Greenstein's Corn (rye) bread
Greenstein's Corn Bread is the ultimate Jewish rye, and it is unique in the technique with which it is made. The ingredients are the usual - rye sour, rye flour, common flour (AKA first clear flour), yeast and caraway seeds. And water. The crust is glazed with a corn starch/water mixture.
What's unique (to my knowledge) is that this dourgh is essentially saturated with water. It is highly hydrated in mixing. It has just enough substance to be called a dough, and it does develop gluten stretchiness. It must be manipulated with frequently wetted hands. After kneading, it is fermented submerged in water, then shaped ... Kinda ... into rounds. The bench must be kept wet for this to work at all.
This dough is not slack. It's not sticky. It's downright sloppy! It sticks to a peel, no matter how much polenta you put on the peel! Parchment paper is a loaf-saver! It's baked at a lower temperature than most hearth breads 350-375 degrees), but for a long time. These loaves baked for about 1 hour and 40 minutes, plus an extra 15 minutes on the stone with the oven turned off but the door kept closed.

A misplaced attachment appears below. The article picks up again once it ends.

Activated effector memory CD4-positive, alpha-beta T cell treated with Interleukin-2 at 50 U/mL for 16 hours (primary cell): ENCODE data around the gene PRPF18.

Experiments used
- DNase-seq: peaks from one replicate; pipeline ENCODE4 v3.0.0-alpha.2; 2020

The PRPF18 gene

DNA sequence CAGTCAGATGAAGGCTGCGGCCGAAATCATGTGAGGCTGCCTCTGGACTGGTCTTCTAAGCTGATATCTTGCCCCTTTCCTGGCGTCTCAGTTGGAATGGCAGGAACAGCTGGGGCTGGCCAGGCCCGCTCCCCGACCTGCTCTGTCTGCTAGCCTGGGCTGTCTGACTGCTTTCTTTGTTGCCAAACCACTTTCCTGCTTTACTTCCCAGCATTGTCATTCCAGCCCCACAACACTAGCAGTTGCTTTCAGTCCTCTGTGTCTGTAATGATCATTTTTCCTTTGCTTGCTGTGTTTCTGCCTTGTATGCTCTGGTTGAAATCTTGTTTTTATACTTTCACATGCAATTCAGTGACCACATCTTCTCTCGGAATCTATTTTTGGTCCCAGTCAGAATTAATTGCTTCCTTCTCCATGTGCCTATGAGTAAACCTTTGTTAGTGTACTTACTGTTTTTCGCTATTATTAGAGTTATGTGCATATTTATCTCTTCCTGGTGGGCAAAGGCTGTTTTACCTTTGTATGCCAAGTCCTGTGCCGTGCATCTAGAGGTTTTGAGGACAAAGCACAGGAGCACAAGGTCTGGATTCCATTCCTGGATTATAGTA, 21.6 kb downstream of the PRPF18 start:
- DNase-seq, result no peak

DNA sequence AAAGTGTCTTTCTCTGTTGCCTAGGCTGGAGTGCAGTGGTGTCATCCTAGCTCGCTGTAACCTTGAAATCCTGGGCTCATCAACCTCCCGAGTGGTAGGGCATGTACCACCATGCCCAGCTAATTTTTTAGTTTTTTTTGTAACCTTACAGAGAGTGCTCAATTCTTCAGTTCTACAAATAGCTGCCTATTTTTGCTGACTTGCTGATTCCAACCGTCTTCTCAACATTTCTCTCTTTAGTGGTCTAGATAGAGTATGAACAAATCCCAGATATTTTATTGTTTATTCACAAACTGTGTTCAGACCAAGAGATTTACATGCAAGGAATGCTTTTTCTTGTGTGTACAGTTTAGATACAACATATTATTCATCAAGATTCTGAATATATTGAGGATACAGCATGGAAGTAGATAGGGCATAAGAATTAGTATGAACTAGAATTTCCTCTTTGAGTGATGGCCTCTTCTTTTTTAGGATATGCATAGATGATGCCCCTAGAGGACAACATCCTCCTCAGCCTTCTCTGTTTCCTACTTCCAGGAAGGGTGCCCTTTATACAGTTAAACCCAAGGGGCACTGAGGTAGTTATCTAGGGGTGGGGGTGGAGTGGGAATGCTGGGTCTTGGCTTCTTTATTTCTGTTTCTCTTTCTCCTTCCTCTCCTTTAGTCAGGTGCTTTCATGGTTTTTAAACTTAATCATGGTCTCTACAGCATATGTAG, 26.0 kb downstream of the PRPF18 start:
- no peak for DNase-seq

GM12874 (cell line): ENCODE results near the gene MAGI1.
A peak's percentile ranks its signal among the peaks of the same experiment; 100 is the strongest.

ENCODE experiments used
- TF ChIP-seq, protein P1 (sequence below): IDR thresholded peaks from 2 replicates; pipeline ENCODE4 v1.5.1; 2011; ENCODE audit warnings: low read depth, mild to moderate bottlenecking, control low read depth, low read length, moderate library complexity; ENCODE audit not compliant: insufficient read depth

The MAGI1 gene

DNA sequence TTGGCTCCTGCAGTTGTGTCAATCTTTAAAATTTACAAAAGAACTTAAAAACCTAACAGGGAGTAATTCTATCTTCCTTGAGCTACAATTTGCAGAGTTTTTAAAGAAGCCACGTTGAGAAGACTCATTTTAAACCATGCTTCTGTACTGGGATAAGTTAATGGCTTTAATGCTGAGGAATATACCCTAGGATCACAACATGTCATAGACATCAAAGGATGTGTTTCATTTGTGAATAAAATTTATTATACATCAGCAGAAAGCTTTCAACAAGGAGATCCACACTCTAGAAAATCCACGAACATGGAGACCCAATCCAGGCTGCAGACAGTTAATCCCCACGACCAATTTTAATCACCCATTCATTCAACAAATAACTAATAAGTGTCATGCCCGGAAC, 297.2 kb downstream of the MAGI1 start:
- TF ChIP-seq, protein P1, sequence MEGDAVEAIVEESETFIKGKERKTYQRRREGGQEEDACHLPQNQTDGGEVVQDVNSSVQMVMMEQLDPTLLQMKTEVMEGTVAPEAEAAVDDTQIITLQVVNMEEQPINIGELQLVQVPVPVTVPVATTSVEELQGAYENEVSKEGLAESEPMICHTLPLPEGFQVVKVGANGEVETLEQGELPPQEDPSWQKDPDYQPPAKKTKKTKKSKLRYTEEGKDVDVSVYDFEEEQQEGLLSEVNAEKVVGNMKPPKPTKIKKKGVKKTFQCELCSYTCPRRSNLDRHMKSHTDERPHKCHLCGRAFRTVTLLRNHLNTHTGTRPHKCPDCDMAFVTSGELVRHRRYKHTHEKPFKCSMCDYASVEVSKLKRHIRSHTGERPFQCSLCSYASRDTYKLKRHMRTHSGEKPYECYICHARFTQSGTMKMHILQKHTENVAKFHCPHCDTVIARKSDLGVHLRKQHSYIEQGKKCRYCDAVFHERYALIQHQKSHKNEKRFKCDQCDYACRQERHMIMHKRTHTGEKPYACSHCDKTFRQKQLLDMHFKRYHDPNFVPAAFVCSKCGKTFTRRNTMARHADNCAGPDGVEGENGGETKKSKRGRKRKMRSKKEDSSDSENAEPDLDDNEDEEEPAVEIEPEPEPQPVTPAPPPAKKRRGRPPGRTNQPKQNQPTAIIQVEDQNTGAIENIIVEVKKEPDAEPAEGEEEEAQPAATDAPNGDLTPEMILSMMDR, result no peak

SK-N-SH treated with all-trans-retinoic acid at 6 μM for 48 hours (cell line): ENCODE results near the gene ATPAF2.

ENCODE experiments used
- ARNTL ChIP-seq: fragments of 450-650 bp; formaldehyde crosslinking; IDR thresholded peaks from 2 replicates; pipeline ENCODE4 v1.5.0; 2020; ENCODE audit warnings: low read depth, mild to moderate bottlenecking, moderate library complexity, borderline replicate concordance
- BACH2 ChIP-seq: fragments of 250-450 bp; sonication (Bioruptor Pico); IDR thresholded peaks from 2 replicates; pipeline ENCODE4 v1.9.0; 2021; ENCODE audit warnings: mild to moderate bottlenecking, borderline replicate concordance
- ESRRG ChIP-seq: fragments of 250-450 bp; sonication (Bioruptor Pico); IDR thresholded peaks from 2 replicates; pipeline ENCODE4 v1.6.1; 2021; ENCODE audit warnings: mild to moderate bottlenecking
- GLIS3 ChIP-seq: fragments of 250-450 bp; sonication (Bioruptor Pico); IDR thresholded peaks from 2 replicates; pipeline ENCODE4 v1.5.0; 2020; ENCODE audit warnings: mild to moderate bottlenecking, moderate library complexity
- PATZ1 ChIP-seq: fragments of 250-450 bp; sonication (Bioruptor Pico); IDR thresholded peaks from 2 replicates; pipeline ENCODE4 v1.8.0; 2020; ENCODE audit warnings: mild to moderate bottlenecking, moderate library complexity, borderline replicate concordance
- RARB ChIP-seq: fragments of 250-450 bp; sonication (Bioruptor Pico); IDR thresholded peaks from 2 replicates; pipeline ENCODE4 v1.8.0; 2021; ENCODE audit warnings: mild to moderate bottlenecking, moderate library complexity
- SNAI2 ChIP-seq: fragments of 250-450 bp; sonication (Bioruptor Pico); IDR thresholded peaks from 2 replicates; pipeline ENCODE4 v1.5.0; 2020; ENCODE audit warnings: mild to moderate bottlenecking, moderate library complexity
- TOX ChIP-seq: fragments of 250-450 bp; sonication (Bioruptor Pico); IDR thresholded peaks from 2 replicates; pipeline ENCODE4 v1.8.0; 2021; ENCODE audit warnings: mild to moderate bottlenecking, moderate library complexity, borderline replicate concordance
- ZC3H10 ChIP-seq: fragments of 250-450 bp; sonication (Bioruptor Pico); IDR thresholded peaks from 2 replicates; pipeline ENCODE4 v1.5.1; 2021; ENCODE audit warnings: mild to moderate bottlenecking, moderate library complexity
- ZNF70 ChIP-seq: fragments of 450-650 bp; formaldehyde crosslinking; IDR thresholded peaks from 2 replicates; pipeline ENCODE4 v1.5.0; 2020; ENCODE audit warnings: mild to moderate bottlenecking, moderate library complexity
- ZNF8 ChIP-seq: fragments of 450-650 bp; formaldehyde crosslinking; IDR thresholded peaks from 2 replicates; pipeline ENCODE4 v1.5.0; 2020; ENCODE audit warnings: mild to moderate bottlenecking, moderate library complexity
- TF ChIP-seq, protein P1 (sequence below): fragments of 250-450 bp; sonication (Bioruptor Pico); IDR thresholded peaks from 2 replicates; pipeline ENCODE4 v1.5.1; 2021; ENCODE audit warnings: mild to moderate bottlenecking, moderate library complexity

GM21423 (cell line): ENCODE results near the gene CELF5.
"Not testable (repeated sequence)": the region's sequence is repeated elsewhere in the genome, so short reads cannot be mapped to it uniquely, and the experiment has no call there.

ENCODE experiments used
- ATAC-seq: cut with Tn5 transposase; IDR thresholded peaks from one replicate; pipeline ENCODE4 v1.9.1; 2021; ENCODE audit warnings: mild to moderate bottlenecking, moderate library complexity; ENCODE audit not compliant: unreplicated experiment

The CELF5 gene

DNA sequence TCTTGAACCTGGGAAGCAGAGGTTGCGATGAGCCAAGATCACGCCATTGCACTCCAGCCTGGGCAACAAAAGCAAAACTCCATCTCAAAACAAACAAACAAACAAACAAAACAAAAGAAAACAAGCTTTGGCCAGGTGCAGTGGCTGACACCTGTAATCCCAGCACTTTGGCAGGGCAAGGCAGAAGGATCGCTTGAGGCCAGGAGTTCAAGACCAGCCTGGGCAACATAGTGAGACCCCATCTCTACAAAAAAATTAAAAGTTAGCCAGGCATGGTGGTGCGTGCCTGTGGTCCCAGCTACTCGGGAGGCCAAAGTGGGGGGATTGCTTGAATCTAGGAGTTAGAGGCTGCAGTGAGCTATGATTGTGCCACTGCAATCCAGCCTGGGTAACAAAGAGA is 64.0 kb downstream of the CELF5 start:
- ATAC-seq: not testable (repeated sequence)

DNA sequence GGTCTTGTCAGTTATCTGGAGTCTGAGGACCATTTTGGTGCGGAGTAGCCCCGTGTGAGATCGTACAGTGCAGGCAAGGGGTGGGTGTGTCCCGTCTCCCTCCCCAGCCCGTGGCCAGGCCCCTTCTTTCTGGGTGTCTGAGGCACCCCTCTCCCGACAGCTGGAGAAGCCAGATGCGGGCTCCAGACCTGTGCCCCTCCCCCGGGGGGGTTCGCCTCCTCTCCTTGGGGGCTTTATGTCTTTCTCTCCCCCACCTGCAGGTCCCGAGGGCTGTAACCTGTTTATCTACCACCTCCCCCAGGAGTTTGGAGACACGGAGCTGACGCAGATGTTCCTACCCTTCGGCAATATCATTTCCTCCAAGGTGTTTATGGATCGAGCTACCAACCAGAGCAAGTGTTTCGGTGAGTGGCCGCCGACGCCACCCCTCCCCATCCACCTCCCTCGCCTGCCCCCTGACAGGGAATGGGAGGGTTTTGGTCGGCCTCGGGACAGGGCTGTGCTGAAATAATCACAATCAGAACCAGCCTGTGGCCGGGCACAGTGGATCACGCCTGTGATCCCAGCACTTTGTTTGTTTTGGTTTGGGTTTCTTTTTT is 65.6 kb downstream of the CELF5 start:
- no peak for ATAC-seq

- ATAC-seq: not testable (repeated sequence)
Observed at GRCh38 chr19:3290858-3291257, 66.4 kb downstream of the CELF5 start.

So, why bother? Because it is absolutely delicious. That's why. It has a crisp crust (if you bake it 15 minutes longer than you can believe is possible) and a crumb that is both tender and chewey. The flavor is just like good Jewish sourdough rye, except more so. Did I say it tastes really good?
Corn Bread: Greenstein's Corn Bread
Corn Bread crumb
Corn bread slice